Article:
Approximately 120 million Muslim-Bengalis live in South Asia in Bangladesh and India's West Bengal State. Despite close cultural ties to the other inhabitants of India, this group is set apart by their Islamic faith, with its wide-ranging implications in all aspects of life. Their language is a Muslim dialect of Bengali, the sixth largest language group in the world. Bengalis have a thriving entrepreneurial spirit. About spiritual matters they are articulate, sensitive and respectful.
The Bengali people live in both Bangladesh and in the state of West Bengal in India. Bangladesh is ethnically almost homogenous; 98% of the population is ethnic Bengali, and most of these are Muslim. Bangladesh is located in south central Asia where it borders India, Burma and the Bay of Bengal.
Topography and Climate
Bengalis live in one of the wettest geographical areas on earth: a huge delta created by the mighty rivers flowing down from the Himalayan Mountains to the north. The area is immensely fertile, permitting three lush crops a year. As a result, the area sustains the highest population density of any rural-based country in the world. However, the tropical monsoon climate also makes Bangladesh very susceptible to frequent natural disasters from cyclones and floods, which take a huge toll in human lives.
Rabindranath Tagore, winner of the 1913 Nobel Peace Prize for literature, wrote many poems and short stories about the breathtaking Bengali countryside. His song, "Our Golden Bengal," is the national anthem of Bangladesh. Another Bengali, Musharrag Husain, wrote the play, "The Landlord Exposed," which is thought to be the first drama of social consciousness written by a Muslim.
Soccer is the primary sport during the winter months. In urban areas, badminton, cricket, and tennis are also popular. A board game called carrons is played everywhere. Bengalis also enjoy folk songs, folk dancing, patriotic songs, drama, weaving, painting, drawing, and calligraphy.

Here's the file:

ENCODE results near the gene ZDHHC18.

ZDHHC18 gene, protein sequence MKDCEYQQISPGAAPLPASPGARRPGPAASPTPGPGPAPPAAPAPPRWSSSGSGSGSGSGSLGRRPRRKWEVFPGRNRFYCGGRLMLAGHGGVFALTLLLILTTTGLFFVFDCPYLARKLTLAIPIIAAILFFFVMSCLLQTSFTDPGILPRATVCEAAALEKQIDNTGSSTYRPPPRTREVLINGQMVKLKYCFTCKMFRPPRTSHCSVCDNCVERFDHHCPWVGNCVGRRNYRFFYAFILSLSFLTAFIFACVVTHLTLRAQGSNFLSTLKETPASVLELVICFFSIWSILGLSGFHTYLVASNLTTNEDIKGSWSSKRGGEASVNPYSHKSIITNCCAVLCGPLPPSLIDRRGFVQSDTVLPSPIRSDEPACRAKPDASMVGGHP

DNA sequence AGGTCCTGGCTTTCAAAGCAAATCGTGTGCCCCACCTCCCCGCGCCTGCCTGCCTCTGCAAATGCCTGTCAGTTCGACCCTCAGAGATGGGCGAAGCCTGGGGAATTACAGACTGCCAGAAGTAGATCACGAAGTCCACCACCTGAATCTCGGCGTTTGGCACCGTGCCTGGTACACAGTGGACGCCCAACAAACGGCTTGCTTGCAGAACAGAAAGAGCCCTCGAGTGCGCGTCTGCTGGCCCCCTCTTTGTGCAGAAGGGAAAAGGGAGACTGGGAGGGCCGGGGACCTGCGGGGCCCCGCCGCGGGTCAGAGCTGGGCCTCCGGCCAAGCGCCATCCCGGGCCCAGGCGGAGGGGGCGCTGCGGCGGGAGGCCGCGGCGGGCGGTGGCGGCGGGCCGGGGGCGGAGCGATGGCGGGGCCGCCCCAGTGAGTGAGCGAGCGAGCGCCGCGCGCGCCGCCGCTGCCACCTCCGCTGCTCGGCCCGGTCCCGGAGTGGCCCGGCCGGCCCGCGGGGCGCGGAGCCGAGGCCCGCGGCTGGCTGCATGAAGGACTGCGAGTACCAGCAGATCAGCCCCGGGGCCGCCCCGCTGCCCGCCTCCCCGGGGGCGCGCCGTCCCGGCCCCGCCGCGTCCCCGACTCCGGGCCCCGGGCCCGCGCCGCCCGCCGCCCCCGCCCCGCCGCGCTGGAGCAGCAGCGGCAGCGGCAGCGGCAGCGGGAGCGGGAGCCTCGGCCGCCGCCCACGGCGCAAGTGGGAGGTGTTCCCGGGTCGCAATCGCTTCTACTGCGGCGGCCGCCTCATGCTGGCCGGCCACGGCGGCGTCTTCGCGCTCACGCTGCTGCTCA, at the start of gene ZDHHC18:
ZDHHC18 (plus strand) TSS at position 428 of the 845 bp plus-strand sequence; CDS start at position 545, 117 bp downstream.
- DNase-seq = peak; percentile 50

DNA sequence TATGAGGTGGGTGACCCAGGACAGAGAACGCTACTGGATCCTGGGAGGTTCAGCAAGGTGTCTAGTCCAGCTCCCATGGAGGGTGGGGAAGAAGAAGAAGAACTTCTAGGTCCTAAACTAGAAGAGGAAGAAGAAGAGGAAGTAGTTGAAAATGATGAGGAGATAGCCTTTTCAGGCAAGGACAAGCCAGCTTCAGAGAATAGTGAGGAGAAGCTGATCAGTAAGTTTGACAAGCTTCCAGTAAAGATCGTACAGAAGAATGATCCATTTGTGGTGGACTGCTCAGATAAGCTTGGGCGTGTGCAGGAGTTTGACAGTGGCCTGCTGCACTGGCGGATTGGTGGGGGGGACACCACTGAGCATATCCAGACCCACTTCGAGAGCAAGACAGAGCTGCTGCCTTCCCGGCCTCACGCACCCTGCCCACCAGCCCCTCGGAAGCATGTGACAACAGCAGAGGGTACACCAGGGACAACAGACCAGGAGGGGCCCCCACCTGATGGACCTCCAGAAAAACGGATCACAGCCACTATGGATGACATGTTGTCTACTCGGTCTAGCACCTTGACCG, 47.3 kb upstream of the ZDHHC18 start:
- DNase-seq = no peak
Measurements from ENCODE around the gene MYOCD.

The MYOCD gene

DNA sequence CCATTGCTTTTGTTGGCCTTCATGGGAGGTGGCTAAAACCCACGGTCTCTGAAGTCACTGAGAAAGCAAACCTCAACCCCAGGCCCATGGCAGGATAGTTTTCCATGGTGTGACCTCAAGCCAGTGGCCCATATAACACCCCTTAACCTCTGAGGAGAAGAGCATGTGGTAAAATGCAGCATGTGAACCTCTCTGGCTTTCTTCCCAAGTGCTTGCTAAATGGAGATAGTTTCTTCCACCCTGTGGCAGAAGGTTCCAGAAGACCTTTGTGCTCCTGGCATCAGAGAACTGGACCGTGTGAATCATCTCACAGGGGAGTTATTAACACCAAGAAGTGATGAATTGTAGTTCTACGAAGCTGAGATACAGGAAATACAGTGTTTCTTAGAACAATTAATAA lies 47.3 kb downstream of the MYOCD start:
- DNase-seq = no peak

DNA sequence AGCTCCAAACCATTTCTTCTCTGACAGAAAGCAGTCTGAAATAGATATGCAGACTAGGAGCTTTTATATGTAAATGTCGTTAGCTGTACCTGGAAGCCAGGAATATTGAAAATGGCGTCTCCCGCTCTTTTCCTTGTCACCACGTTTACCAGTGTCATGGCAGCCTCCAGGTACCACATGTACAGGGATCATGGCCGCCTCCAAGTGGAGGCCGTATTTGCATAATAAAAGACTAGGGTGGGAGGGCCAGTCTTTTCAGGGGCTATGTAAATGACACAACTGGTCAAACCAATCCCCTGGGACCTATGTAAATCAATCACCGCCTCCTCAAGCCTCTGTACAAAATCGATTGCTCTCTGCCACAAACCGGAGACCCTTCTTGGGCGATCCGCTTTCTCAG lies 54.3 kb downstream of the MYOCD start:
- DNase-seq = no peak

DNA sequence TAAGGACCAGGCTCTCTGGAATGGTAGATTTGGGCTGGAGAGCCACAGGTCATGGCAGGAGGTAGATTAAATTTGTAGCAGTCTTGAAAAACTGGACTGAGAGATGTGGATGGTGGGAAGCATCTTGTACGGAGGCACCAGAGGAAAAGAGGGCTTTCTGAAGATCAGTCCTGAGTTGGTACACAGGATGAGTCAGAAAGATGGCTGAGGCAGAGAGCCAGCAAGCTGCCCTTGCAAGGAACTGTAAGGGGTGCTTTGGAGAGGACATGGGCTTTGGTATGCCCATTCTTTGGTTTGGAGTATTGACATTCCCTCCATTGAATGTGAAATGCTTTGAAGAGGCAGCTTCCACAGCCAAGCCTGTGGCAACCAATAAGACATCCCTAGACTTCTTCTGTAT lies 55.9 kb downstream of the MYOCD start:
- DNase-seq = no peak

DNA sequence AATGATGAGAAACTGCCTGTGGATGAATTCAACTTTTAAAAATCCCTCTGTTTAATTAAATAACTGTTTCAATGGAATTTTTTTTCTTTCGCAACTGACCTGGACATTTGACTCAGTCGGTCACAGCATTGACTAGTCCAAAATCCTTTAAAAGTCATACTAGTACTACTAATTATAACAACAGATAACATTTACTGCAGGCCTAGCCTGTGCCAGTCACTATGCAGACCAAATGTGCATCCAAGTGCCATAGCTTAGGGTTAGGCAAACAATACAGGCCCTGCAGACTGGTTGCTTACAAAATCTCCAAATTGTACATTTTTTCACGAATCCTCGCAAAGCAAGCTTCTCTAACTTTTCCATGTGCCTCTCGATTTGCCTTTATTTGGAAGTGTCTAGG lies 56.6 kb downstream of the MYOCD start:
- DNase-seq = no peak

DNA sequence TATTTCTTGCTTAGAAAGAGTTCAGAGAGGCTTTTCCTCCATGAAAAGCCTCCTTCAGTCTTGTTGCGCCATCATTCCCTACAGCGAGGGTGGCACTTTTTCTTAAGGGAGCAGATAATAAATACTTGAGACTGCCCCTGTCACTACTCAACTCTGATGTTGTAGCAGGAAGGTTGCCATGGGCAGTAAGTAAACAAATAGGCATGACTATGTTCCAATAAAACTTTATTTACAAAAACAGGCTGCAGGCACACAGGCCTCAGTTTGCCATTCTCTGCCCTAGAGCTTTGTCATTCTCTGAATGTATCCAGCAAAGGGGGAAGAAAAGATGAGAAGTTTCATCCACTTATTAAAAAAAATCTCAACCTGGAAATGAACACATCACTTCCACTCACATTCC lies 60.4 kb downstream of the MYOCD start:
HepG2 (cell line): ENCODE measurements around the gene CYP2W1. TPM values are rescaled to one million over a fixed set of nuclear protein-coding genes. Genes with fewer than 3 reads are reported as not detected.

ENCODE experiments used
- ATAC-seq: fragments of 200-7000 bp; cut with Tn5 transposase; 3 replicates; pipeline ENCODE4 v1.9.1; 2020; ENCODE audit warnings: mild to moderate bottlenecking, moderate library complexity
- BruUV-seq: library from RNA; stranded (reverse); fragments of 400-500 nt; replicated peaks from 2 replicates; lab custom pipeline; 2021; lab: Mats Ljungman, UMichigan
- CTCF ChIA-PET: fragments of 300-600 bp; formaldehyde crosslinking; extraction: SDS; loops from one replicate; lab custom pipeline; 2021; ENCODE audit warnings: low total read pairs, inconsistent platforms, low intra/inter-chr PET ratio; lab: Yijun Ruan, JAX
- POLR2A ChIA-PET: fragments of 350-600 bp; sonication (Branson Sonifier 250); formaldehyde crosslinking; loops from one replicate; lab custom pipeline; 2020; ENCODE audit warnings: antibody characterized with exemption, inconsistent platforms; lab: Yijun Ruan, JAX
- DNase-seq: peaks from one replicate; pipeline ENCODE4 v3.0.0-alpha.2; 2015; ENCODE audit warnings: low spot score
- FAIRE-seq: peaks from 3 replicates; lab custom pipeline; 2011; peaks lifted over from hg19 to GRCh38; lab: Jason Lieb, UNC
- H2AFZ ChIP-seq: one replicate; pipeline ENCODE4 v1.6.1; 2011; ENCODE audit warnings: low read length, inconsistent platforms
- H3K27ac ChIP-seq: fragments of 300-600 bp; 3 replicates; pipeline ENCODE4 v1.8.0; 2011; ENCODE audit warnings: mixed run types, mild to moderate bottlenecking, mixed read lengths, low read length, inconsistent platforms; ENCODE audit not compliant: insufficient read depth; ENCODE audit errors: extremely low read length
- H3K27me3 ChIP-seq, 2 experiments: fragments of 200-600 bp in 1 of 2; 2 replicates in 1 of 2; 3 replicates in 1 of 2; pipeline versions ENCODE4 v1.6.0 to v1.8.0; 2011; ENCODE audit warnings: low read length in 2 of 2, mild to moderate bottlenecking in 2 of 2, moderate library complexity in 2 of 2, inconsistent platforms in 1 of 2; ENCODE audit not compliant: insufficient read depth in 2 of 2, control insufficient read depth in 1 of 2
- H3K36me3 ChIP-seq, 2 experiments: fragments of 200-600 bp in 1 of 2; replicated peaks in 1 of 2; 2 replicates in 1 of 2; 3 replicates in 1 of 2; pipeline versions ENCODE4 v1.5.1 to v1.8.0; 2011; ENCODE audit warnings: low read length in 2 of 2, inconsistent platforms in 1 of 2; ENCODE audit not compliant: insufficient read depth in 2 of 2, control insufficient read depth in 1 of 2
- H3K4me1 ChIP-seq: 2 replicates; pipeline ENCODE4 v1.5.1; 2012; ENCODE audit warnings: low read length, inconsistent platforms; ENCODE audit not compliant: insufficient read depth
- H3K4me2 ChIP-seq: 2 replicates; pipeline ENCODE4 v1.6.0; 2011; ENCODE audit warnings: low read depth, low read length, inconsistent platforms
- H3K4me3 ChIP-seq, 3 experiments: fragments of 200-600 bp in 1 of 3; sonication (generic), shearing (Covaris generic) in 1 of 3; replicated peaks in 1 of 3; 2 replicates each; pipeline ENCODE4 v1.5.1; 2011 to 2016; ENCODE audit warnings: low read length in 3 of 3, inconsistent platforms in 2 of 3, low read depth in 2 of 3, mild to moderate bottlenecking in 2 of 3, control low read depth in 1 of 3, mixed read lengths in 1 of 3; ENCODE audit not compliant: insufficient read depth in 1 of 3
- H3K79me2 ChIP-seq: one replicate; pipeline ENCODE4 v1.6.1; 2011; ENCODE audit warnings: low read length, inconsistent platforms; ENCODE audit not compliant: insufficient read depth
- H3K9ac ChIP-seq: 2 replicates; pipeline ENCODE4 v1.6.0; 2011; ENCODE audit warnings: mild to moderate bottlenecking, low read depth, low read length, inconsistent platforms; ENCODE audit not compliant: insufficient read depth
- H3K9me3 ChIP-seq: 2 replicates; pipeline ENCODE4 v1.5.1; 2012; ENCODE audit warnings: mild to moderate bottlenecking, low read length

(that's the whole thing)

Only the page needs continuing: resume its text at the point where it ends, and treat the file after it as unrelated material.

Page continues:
Bengali clothing is western-style dress or traditional punjabi pyjama. The married women generally wear a sari and unmarried young girls wear a salwar camise. The men wear a lungi. There is a strong emphasis on inter-family relations. Bengali society is patrilineal. The men enjoy walking and socializing on the roads and in tea shops but the women visit each other at home. Islamic celebrations include Ramadan and Korbanin. Birthdays are great celebrations, especially for young boys from well-to-do families.
The majority of Muslim Bengali make their living as wet rice cultivators in the Bengal Delta. Others work in industries as businessmen, weavers and fishermen.
Generally, rural Bengali homes are made of bamboo or mud with corrugated iron or straw roofs. Many cities and towns have considerable brick housing with cement overlay. Medical care is government socialized and often inadequate. Immunizations are widely available.
Bangladesh originally was a part of India. In 1949 it became the eastern wing of Pakistan, but in 1971 the Bengali fought for their independence from Pakistan. Bangladesh became an Islamic state in 1988. Today there are occasional eruptions of political activism and tribal fighting for independence.
Muslim Bengalis comprise about 88% of the population of Bangladesh and 21% of West Bengal. Islam in Bangladesh is a combination of both orthodox and folk beliefs, with the Sufi sect influencing 75% of all Muslims. This sect encourages mystical practices and experiences.
Bangladeshis are very interested and articulate about spiritual matters. People are generally pious and keen to observe their respective religious rites and festivities. Although Islam is the state religion, Bangladesh enjoys religious freedom and tolerance.
SIM entered Bangladesh in 1957 at Sirajganj and Manikganj in the Dhaka district. We expanded to Dhaka, and in Jhenidah, Ishurdi, and Kushtia. SIM reaches out to the Bengalis through literature production, media, agricultural development, discipling, technical training, and a Bible correspondence school. We serve as Christian professionals.
The Bible has been translated since 1809 using the minority Hindu Bengali terminology. However, the scriptures are now translated in the Muslim-Bengali dialect as well. Christian literature and coursework is available in this dialect. Braille Bible portions are available and Braille scripture is in progress.